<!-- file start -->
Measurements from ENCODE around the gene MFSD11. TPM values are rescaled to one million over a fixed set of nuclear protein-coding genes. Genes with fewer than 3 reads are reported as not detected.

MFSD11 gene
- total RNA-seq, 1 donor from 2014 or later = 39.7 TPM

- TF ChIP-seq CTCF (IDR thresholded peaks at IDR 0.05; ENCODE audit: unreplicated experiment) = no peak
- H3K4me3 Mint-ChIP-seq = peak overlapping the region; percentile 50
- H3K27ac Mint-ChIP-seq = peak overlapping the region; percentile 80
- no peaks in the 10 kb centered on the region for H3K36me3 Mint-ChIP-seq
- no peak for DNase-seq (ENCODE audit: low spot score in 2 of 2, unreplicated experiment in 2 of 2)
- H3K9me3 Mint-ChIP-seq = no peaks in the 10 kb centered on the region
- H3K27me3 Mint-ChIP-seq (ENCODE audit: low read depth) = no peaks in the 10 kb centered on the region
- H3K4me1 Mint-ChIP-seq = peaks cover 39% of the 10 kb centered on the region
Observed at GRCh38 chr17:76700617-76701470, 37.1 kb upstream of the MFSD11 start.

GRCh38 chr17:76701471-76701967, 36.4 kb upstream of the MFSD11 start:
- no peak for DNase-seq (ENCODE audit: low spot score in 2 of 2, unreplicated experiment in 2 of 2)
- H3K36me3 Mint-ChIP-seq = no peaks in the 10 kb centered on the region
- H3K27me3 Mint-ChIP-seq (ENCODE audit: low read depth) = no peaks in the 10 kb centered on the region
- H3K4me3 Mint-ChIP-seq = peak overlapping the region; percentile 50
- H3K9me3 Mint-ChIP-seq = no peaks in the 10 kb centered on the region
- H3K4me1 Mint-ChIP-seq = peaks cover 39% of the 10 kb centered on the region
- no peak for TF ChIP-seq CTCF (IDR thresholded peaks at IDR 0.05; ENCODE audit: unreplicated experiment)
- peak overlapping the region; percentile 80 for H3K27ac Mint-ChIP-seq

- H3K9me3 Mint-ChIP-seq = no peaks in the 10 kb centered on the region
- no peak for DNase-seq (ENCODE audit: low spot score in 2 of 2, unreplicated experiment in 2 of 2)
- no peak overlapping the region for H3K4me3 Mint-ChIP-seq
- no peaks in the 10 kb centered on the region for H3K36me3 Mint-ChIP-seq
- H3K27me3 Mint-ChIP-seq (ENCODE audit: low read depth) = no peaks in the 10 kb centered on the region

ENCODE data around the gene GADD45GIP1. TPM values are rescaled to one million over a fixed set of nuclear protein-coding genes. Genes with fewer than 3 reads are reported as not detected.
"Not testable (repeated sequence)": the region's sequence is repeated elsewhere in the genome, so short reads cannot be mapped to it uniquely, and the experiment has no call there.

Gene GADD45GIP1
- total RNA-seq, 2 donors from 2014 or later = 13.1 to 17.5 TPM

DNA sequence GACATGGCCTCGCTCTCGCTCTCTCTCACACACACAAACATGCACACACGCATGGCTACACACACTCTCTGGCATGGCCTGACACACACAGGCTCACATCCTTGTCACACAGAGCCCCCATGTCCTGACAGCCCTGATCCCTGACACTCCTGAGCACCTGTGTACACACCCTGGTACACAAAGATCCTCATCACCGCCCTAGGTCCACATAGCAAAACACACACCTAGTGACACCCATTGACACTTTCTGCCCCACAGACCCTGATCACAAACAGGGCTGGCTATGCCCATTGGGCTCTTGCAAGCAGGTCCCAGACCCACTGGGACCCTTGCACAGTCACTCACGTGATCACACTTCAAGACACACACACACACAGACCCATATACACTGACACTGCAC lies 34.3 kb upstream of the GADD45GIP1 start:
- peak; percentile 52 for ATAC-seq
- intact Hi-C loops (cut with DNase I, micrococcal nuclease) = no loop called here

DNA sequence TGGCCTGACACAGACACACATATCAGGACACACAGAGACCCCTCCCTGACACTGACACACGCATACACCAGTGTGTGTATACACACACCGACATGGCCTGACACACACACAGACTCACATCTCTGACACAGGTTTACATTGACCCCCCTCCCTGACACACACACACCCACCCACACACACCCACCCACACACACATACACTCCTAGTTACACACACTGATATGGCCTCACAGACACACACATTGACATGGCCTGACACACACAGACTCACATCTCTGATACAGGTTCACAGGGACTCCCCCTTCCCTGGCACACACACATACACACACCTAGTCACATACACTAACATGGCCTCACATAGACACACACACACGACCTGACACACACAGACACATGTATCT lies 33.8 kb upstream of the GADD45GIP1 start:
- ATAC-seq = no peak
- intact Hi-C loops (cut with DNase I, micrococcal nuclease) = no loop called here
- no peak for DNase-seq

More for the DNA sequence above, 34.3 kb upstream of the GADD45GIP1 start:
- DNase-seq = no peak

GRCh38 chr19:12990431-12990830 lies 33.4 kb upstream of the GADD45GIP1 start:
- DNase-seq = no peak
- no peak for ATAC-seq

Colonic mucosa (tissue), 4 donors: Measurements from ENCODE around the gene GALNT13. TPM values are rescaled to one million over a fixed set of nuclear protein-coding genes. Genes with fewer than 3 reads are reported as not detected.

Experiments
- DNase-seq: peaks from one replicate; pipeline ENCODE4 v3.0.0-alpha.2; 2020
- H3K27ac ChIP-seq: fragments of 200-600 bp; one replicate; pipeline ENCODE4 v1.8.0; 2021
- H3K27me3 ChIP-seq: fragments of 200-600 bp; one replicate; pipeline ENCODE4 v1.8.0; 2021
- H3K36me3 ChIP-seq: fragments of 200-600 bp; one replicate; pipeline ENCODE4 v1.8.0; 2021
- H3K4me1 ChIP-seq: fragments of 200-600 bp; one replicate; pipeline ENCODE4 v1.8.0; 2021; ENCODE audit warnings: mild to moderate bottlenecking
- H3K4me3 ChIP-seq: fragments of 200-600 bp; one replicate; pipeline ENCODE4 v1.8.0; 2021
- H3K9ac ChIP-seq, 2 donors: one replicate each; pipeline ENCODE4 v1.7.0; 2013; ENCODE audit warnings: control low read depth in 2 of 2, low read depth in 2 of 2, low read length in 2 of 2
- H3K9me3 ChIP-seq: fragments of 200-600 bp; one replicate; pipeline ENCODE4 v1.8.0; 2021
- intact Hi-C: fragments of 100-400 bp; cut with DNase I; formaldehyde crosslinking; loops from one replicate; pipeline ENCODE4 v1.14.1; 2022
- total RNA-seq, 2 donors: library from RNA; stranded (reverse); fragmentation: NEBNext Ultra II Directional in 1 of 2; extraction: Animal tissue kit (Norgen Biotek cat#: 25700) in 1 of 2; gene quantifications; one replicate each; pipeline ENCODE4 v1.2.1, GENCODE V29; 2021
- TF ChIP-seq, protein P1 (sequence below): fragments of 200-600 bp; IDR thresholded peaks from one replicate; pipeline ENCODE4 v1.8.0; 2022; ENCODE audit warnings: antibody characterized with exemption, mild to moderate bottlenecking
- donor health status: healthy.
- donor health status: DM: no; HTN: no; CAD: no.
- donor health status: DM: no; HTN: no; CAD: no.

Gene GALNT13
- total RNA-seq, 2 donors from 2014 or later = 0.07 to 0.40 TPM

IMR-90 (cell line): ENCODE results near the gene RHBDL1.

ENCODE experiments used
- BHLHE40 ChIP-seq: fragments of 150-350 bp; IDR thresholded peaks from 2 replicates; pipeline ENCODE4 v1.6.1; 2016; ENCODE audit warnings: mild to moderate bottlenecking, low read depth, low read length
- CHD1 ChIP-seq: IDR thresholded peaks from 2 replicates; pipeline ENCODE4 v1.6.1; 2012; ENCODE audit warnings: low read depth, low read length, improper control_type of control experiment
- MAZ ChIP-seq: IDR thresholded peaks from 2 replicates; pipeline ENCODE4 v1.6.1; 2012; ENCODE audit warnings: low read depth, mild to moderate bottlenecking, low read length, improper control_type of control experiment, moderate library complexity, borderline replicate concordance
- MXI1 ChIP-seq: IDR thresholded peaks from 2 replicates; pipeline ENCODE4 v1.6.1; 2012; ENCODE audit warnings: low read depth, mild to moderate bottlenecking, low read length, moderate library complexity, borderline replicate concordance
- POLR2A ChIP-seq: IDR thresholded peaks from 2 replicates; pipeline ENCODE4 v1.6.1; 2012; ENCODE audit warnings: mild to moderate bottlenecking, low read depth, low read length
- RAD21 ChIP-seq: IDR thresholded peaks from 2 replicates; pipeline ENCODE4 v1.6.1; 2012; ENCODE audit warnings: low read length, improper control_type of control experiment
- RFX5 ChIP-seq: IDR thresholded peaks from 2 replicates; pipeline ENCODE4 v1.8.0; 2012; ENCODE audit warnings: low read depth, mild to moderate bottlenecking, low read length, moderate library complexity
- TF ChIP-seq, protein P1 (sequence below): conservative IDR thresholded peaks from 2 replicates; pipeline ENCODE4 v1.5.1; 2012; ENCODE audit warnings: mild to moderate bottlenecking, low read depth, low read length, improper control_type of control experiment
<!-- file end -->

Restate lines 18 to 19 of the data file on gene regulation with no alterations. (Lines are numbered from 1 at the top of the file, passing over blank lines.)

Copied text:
- H3K9me3 Mint-ChIP-seq = no peaks in the 10 kb centered on the region
- H3K4me1 Mint-ChIP-seq = peaks cover 39% of the 10 kb centered on the region